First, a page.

In support of its strategic priority on Economic Integrity, the RCMP will continue to prevent, detect and disrupt crimes that threaten Canada's economy and security, including those involving ML and TF in Canada. This expected result will be achieved by conducting investigations in the areas of highest risk and by using the information and expertise of national and international partners.

Collaboration

The RCMP's Federal Policing Criminal Operations Money Laundering Working Group will continue to meet on a regular basis. This working group allows representatives from key RCMP divisions and National Headquarters to ensure that their operational priorities align. In addition to improving collaboration between the divisions and National Headquarters, this working group has made progress in addressing key issues identified in the RCMP's AML Strategy.

The Assistant Deputy Minister Anti-Money Laundering Advisory Committee on Operational Effectiveness, co-led by the RCMP and FINTRAC, focuses on the operational challenges faced by key Government of Canada partners responsible for investigating and prosecuting threats of money laundering. Specifically, this committee has identified gaps and challenges that hinder the ability to investigate and, ultimately, to prosecute financial crimes in Canada, and recommended options to senior Government of Canada officials.

The RCMP will continue to work with its partners, specifically FINTRAC, to ensure that products produced by FINTRAC are aligned with key operational priorities and the operational realities of the RCMP. By doing so, both the RCMP and FINTRAC will improve efficiencies and maximize the use of their resources.

Training

Further to recommendations identified in its AML Strategy, the RCMP launched a Proceeds of Crime – Money Laundering training course in 2016, designed to enhance the ability of officers within the RCMP's Federal Policing program to investigate financial crimes. The course will continue to be available to members of all RCMP divisions and to Canada's AML/ATF Regime partners. This additional training in financial crime investigations will increase the ability of Federal Policing members to examine the proceeds of crime and to undertake investigations on ML.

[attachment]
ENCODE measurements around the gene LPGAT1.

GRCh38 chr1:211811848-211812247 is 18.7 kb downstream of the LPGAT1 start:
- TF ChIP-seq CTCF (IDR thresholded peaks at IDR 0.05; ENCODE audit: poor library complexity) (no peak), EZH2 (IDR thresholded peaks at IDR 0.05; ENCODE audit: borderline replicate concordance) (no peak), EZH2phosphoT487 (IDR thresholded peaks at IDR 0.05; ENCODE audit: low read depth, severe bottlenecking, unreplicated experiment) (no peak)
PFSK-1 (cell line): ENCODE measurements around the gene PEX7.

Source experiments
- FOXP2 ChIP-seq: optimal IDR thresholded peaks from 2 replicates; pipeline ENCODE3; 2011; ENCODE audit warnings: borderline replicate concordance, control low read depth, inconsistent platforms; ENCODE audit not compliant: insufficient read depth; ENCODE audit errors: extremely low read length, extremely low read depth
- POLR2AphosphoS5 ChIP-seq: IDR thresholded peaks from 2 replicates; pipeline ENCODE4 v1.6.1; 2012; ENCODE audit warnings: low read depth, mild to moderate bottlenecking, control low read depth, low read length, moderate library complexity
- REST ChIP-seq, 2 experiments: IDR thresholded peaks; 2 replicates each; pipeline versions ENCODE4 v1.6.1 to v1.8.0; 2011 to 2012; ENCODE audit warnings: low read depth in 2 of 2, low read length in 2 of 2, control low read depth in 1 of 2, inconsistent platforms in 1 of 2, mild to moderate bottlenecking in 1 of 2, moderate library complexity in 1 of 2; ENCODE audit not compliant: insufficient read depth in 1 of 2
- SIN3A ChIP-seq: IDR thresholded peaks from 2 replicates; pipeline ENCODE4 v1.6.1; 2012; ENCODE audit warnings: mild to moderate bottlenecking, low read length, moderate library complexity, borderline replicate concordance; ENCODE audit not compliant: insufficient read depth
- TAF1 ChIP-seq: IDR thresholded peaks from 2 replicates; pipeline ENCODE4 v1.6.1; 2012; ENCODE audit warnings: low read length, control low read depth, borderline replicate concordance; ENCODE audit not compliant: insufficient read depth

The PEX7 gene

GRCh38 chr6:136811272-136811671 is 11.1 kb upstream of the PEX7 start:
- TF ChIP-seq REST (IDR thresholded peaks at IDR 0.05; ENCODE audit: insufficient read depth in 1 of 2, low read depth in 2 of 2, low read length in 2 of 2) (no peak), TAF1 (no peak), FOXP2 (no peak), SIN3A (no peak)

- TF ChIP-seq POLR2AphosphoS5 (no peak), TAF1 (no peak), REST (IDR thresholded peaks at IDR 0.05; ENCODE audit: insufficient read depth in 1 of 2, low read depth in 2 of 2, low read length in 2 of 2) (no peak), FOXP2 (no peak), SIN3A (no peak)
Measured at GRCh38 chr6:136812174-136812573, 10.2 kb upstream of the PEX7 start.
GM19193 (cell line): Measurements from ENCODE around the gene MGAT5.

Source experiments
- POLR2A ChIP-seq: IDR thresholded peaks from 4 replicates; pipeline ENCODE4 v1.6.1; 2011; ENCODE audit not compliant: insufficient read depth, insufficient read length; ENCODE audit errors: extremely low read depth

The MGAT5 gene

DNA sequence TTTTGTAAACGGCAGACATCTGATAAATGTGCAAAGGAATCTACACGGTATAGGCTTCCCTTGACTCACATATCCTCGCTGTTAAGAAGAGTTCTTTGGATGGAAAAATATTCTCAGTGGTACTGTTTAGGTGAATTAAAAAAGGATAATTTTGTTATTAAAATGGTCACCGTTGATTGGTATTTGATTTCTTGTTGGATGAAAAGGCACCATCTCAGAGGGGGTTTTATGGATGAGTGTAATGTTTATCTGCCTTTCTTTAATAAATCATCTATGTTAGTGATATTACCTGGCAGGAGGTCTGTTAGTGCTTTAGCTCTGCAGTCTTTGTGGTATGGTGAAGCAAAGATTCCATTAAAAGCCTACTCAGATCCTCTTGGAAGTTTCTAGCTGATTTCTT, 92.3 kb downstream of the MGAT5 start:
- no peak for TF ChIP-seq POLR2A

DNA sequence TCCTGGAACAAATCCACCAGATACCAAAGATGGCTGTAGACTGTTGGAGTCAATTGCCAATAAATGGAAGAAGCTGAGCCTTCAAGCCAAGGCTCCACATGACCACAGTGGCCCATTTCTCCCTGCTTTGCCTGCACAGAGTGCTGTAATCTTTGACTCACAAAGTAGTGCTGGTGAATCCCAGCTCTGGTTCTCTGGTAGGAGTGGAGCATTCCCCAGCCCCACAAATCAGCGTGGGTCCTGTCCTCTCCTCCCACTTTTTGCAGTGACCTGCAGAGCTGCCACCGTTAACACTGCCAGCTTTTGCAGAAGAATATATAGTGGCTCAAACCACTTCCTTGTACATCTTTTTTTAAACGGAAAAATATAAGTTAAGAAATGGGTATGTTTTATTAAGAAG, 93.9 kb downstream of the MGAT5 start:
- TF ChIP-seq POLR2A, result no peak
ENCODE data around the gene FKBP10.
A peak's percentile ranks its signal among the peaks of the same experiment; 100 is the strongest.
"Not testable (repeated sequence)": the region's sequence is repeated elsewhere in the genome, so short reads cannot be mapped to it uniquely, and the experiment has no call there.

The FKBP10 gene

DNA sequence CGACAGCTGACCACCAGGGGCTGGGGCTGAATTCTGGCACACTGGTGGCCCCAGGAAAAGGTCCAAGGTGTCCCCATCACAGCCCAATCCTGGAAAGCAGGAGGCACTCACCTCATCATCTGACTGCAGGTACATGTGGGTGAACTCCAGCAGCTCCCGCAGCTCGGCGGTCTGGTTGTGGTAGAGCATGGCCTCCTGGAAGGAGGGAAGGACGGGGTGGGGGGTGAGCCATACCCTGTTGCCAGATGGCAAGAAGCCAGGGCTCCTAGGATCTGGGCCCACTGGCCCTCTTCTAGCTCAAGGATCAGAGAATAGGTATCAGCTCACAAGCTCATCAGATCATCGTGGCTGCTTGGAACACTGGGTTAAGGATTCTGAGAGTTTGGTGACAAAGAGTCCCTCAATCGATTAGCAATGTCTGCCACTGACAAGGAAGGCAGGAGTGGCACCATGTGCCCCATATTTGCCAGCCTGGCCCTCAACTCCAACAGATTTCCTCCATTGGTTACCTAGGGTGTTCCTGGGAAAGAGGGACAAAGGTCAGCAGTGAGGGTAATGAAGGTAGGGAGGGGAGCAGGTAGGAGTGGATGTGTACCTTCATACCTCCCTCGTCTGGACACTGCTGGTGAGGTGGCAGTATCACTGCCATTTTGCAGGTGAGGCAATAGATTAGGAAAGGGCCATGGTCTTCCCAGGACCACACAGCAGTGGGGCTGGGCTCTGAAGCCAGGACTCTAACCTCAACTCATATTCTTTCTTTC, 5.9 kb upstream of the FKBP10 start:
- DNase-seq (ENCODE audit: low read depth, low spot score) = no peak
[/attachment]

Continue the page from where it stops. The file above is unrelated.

Performance Indicators

Investigation

Collaboration

Training

Targets

Investigation

Collaboration

Training

Results Achieved

Percentage of all Tier I and Tier 2 projects that have a money laundering component

Number of joint meetings held by the RCMP and FINTRAC to set priorities

Number of meetings held by the Federal Policing Criminal Operations Money Laundering Working Group

RCMP participation in the annual meeting of the Five Eyes Terrorist Financing Working Group

Percentage of high-risk traveller files where assistance was sought from FINTRAC through VIRs

Number of training sessions delivered in fiscal year 2018–19, including the number of sessions of the Proceeds of Crime – Money Laundering course and other courses on terrorist financing. Number of trained personnel from the RCMP and domestic and international partners

6. Canada Revenue Agency

6.1 Domestic Compliance

Expected Results

The CRA will focus on the following key areas:

The Domestic Compliance Programs Branch of the CRA will continue to process all disclosures from FINTRAC on a priority basis. The branch will thoroughly review all disclosures received from FINTRAC and select for compliance actions those with identifiable tax and collection potential. The projected number of audits is 90 cases, with a projected federal tax reassessment of $9 million. Because of the complexity of the files received from FINTRAC, there may be an impact on the number of audits completed in 2018–19. This factor may also potentially impact the federal tax reassessment for these cases.

Information will be gathered from FINTRAC disclosures and resulting compliance actions for intelligence purposes to identify trends that could have a positive effect on the quality and success of future compliance actions.

Performance Indicators

Targets

Results Achieved

6.2 Charities

Expected Results

The CRA administers the registration system for charities under the Income Tax Act. The existence of a strong regulatory deterrence against terrorist abuse of charities contributes to suppressing the financing of terrorism in Canada and to protecting and preserving the social cohesion and well-being of Canadians.